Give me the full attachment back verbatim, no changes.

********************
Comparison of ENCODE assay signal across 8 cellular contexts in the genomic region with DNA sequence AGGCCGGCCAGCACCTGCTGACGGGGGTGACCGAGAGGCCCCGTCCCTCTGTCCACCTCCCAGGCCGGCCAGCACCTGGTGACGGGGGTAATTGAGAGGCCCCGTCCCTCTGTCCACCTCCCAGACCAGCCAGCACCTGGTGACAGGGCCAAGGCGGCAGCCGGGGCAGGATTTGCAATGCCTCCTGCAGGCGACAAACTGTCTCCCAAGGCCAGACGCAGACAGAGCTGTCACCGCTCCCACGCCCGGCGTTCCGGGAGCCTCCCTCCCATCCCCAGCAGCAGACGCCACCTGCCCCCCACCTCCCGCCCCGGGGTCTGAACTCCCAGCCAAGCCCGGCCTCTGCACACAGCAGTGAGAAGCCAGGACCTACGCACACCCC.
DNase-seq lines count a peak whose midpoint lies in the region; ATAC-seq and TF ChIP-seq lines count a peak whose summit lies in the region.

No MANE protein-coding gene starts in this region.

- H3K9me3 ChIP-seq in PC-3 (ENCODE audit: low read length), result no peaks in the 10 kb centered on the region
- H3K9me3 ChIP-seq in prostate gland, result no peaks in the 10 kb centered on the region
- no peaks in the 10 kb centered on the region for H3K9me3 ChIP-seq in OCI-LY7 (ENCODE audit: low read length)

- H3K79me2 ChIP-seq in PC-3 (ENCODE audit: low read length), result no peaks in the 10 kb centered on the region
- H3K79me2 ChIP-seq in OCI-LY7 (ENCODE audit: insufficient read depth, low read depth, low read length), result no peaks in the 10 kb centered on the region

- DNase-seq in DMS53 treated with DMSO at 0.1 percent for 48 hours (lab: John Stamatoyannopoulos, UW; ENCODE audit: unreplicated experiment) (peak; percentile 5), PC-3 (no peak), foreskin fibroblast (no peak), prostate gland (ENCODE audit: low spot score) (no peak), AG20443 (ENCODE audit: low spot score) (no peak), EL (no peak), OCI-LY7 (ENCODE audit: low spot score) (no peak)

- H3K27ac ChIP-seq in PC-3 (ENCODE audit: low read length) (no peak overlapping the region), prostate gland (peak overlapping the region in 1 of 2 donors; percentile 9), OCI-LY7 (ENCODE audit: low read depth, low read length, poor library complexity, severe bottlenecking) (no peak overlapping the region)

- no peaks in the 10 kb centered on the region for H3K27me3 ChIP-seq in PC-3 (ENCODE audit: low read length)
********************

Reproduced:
Comparison of ENCODE assay signal across 8 cellular contexts in the genomic region with DNA sequence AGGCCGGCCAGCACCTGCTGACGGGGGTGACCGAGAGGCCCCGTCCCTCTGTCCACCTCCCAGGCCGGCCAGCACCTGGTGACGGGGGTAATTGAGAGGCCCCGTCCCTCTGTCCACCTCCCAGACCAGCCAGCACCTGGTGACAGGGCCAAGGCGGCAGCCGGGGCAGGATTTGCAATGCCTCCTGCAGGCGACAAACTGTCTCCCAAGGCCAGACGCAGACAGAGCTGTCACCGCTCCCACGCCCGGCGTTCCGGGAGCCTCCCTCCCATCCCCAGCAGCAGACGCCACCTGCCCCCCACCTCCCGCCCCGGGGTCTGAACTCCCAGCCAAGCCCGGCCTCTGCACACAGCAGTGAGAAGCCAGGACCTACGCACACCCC.
DNase-seq lines count a peak whose midpoint lies in the region; ATAC-seq and TF ChIP-seq lines count a peak whose summit lies in the region.

No MANE protein-coding gene starts in this region.

- H3K9me3 ChIP-seq in PC-3 (ENCODE audit: low read length), result no peaks in the 10 kb centered on the region
- H3K9me3 ChIP-seq in prostate gland, result no peaks in the 10 kb centered on the region
- no peaks in the 10 kb centered on the region for H3K9me3 ChIP-seq in OCI-LY7 (ENCODE audit: low read length)

- H3K79me2 ChIP-seq in PC-3 (ENCODE audit: low read length), result no peaks in the 10 kb centered on the region
- H3K79me2 ChIP-seq in OCI-LY7 (ENCODE audit: insufficient read depth, low read depth, low read length), result no peaks in the 10 kb centered on the region

- DNase-seq in DMS53 treated with DMSO at 0.1 percent for 48 hours (lab: John Stamatoyannopoulos, UW; ENCODE audit: unreplicated experiment) (peak; percentile 5), PC-3 (no peak), foreskin fibroblast (no peak), prostate gland (ENCODE audit: low spot score) (no peak), AG20443 (ENCODE audit: low spot score) (no peak), EL (no peak), OCI-LY7 (ENCODE audit: low spot score) (no peak)

- H3K27ac ChIP-seq in PC-3 (ENCODE audit: low read length) (no peak overlapping the region), prostate gland (peak overlapping the region in 1 of 2 donors; percentile 9), OCI-LY7 (ENCODE audit: low read depth, low read length, poor library complexity, severe bottlenecking) (no peak overlapping the region)

- no peaks in the 10 kb centered on the region for H3K27me3 ChIP-seq in PC-3 (ENCODE audit: low read length)